High Ground Coward by Alicia Mountain: Alive, sensual, and groundbreaking, this debut queer poetry collection explores what it takes to satisfy ourselves, feed each other, and build identities alone and together. (April 15)

May

Little Fish by Casey Plett: Wendy Reimer is a 30-year-old trans women who learns that one of her now-dead grandparents might also have been trans. As she and her friends confront alcoholism, sex work, suicide and more, Wendy is drawn to finding the truth. Meredith Russo, author of If I Was Your Girl, writes in a blurb: “I have never felt as seen, understood, or spoken to as I did when I read Little Fish. Never before in my life. Casey remains one of THE authors to read if you want to understand the interior lives of trans women in this century.” (May 1)

The Mars Room by Rachel Kushner: Romy Hall is at the start of two life sentences in prison in California’s Central Valley, and must come to terms with both her new world inside and the one from which she has been cut off. From the author of The Flamethrowers, this novel is sure to be brilliant. (May 1)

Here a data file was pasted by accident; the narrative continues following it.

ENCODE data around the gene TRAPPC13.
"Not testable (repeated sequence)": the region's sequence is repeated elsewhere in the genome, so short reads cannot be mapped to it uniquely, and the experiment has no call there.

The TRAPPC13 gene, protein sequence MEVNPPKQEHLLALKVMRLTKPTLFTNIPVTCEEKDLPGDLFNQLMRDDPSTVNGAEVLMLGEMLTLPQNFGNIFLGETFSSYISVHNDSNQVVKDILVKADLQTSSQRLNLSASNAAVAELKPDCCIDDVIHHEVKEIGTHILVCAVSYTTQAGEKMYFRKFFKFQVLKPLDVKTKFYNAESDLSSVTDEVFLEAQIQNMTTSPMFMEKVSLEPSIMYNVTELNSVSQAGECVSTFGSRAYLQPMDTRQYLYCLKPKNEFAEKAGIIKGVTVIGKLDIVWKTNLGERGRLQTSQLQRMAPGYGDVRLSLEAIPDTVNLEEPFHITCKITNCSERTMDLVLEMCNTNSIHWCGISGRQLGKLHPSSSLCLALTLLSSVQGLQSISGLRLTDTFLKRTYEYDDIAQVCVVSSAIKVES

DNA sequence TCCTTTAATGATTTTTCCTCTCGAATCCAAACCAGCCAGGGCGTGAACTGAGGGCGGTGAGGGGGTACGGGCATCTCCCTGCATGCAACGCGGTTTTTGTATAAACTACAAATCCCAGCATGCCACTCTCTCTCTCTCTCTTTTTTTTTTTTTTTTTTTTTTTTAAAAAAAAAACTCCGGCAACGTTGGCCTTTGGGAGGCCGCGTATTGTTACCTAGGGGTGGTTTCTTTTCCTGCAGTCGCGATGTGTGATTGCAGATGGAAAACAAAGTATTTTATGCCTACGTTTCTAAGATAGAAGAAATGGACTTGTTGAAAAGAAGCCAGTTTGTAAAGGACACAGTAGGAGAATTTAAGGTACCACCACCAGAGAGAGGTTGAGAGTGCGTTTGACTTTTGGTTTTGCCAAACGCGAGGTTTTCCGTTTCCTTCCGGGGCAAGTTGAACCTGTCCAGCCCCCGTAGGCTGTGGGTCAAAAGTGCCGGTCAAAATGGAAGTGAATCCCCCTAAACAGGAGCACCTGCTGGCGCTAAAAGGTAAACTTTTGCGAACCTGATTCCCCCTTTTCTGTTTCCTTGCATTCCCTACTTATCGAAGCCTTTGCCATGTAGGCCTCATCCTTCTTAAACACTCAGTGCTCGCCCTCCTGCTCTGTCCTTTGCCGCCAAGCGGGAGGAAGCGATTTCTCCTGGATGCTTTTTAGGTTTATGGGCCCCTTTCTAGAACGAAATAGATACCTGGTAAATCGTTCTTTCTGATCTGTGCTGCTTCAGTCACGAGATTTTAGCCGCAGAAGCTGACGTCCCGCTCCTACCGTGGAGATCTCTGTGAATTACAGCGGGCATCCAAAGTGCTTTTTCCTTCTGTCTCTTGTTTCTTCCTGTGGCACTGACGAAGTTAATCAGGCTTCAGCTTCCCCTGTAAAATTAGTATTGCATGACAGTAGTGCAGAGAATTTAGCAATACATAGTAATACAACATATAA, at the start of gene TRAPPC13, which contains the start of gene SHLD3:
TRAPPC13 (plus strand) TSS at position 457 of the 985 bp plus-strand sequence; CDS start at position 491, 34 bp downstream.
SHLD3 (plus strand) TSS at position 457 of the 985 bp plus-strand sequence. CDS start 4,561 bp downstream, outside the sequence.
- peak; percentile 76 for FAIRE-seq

Not That Bad: Dispatches From Rape Culture edited by Roxane Gay: This collection of first-person essays takes on rape culture from a deeply personal angle. Contributors include Gabrielle Union, Ally Sheedy, Amy Jo Burns, Lyz Lenz, Claire Schwartz and more. (May 1)

Against Memoir: Complaints, Confessions, & Criticisms by Michelle Tea: Against Memoir is the first journalistic essay collection from How to Grow Up author Michelle Tea, and investigates both individual queer lives and how the author cannot be separated from art. In a blurb, Inferno author Eileen Myles writes: “These essays … take turns erupting in a pulpy and marvelous parade: landscape, passion, morality, family, cigarettes — each cited frankly and exquisitely like a smart kid with a dirty crayon explaining to us all how she sees god.” (May 8)

Lighting the Fires of Freedom: African American Women in the Civil Rights Movement by Janet Dewart Bell: Drawing on oral histories, this collection from social justice activist Janet Dewart Bell highlights women leaders of the civil rights movement at all levels. (May 8)

It’s Only Blood: Shattering the Taboo of Menstruation by Anna Dahlqvist: Around the world, getting a period is still seen as something to keep silent. In this exploration, translated by Alice Olsson, Ottar editor-in-chief Anna Dahlqvist explores breaking menstruation taboos in the United States, Sweden, Uganda and Bangladesh. (May 15)

June and Beyond